With In/Au/Ge ohmic contacts the combination of time, temperature, and current caused material to accumulate at the edge of the source contact adjacent to the etched channel, and to deplete the drain contact at a similar place. Fig. 1, with the source on the right and drain on the left, illustrates this effect. Microprobe analysis confirmed that the accumulated material was that of the ohmic contact. It is not believed, though, that the material crosses the gate region,
but that it moves across the contact from t.he source bond wire towards the edge of the source contact, and from the edge of the drain contact to the drain bond wire. This direction of material transport is the same as that of electron flow, and thus agrees with present explana­ tions of migration [2]. Nodules of mate rial have been seen on the drain bond wire which were not present when the devices were put on test (Fig. 2).
(a) (b)
lal Initial state of bond wire
IbI Nodule formation after life test
For the Nil Au/Ge system the primary effect under high temperature stress was the "balling" of the metallisation causing increased contact resistance. Heime et a1 [3] observed a similar effect when alloying the contact, but found that evaporation of a thin nickel layer on top of the Au/Ge before alloying could reduce the balling. In the devices tested there was no evidence of balling after alloying; this only appeared after high temperature testing. The increased contact resistance during the life test n!duced the drain current and transconductance and led to a general deterioration in microwave performance.
2.1. Effect of ohmic contact shape
Three ohmic contact shapes were examined - T-shaped, triangular and rectangular - to evaluate their effect on the time to failure. It was found that the accumulation rate, depletion rate, and the positions of accumulation and depletion were all affected by contact shape. Thermal profiling with a nematic liquid crystal [4] showed that these differences were caused by localised hot spots due to current crowding in the contact. The positions of these hot spots were also affected by the "heat-sinking" effect of the bonds. The migration rate was slowest for the rectangular and fastest for the T-shaped contact.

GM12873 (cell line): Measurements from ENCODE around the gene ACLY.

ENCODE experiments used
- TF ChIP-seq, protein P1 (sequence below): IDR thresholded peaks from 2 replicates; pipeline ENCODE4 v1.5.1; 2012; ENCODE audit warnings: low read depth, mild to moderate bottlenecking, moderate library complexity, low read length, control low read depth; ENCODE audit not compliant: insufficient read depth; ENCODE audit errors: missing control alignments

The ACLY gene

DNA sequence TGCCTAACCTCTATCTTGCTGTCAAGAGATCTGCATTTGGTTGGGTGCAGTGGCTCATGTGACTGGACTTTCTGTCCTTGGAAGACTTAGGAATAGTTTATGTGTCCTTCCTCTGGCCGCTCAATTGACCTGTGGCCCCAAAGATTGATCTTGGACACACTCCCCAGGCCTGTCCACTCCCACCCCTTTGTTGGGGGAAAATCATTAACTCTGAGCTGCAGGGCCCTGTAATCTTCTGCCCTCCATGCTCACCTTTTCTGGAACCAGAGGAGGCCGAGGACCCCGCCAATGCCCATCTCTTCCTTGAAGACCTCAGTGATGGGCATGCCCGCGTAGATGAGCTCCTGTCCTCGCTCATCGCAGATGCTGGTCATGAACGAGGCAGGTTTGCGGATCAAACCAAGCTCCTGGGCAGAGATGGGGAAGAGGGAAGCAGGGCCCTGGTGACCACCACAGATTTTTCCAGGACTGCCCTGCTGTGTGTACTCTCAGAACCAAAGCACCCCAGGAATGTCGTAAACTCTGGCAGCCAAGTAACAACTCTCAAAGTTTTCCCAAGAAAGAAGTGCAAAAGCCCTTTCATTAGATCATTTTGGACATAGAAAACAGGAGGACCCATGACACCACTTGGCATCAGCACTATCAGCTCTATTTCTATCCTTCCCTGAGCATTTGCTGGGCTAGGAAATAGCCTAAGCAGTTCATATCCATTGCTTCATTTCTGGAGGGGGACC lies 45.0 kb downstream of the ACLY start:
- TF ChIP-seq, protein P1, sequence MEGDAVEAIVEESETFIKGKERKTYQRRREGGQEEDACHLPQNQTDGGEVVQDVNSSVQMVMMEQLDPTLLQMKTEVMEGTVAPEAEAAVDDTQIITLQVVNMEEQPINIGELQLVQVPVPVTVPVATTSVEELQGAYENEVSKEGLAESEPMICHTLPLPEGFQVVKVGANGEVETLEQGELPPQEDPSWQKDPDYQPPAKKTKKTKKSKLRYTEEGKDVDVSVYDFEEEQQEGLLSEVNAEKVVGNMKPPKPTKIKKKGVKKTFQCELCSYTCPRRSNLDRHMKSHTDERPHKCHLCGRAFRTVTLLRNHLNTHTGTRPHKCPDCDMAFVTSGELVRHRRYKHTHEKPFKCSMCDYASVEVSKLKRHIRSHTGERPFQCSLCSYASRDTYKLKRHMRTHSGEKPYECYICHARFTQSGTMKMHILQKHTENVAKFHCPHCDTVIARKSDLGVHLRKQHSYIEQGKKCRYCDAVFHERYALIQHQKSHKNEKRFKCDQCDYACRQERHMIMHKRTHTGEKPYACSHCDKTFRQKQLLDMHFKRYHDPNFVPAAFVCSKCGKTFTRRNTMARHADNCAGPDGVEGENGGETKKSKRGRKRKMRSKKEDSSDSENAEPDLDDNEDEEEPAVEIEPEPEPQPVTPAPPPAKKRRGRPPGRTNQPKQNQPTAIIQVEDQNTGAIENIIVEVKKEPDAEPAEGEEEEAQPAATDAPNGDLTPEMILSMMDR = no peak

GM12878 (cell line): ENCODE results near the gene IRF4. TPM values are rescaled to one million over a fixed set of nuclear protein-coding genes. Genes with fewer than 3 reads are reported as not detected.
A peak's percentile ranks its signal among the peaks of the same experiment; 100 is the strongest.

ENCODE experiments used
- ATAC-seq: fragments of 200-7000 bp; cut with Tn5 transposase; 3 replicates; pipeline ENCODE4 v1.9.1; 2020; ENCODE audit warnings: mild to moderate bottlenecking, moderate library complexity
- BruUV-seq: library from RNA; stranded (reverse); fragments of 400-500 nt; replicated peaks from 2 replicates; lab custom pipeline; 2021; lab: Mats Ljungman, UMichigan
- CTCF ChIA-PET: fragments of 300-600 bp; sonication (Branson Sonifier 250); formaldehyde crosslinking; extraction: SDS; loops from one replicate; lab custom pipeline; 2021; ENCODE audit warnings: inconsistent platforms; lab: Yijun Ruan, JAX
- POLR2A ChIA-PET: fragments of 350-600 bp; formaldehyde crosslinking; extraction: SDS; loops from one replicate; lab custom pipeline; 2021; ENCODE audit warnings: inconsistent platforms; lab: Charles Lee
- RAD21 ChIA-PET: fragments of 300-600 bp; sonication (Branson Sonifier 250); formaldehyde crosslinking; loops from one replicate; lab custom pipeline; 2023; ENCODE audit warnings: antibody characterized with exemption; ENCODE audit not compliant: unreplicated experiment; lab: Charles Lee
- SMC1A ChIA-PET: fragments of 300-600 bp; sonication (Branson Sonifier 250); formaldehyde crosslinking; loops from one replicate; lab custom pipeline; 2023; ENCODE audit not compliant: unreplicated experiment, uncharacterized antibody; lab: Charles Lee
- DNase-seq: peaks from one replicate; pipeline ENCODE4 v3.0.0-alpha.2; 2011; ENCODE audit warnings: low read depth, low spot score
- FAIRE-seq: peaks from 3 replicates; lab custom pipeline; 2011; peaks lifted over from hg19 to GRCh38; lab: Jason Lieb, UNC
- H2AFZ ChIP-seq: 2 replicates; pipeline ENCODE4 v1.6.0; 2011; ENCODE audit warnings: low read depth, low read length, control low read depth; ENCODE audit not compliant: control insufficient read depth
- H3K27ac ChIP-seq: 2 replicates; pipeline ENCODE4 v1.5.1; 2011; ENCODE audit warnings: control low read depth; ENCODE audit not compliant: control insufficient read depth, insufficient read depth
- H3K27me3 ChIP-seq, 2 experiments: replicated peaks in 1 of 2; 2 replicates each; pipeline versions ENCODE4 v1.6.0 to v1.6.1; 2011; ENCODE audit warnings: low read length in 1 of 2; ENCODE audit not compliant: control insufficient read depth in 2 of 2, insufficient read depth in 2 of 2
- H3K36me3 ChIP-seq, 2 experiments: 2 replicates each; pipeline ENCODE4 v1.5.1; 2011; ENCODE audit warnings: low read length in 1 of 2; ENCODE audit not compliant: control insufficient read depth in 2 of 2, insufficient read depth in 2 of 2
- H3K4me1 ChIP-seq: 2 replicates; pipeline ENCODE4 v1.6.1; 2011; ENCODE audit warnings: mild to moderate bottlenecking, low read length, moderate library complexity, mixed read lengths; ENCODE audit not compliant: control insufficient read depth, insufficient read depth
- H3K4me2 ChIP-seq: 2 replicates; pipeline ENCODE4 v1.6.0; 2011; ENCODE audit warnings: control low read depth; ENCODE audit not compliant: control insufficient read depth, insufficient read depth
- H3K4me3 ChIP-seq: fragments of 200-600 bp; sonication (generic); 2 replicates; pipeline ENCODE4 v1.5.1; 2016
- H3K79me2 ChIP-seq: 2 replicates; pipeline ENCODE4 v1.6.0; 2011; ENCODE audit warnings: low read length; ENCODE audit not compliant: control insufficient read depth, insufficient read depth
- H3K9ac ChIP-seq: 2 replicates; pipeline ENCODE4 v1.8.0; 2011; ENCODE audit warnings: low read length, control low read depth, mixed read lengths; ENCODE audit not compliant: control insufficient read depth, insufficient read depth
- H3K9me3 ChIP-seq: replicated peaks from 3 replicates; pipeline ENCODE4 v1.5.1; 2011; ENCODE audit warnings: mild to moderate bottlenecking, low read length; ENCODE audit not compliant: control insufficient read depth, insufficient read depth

Migration occurred mainly at the narrow ends of the T-shaped contacts, at the apex of the triangular contacts, and was distributed evenly along the edge of the rectangular contacts.
2.2. Conclusions and Recommendations
In small-signal GaAs MESFETs produced at this time the dominant failure mode was metal migration of the ohmic contact. Reduction of this high temperature effect can be accomplished in several ways. The current densi ty can be reduced by making the metallisation thicker, but due to limits imposed by the float-off process used to define the metal areas, plating up of the contacts is necessary to achieve maxi­ mum effect. The contact shape, also influences the migration. Rectangular contacts give the most uniform distribution of current and therefore are the most promising. As the migration is dependent on surface temperature, improvements in mounting techniques to reduce the thermal impedance could aiso give improvements in reliability. To obtain the optimum noise performance from the GaAs MESFET, it is necessary to bias them at low drain currents. This is beneficial to the device lifetime as it reduces both the current density and channel temperature.
These life test resul ts on small-signal MESFETs with In/ Au/Ge ohmic contacts gave a room temperature mean time to failure in excess of 107 h. This compares with the only other published data for GaAs MESFETs at the time of 106 h [S]. This MTTF is in excess of that required for most high reliability applications; devices fabricated in this way have already undergone successful qualification for space flight use [6].
These recommendations were implemented by Plessey and all devices in the following life test programmes incorporated.
(a) Rectangular contacts with rounded corners. (b) Plated up source and drain contact areas to a thickness of 3
microns. (c) Improved thermal impedance.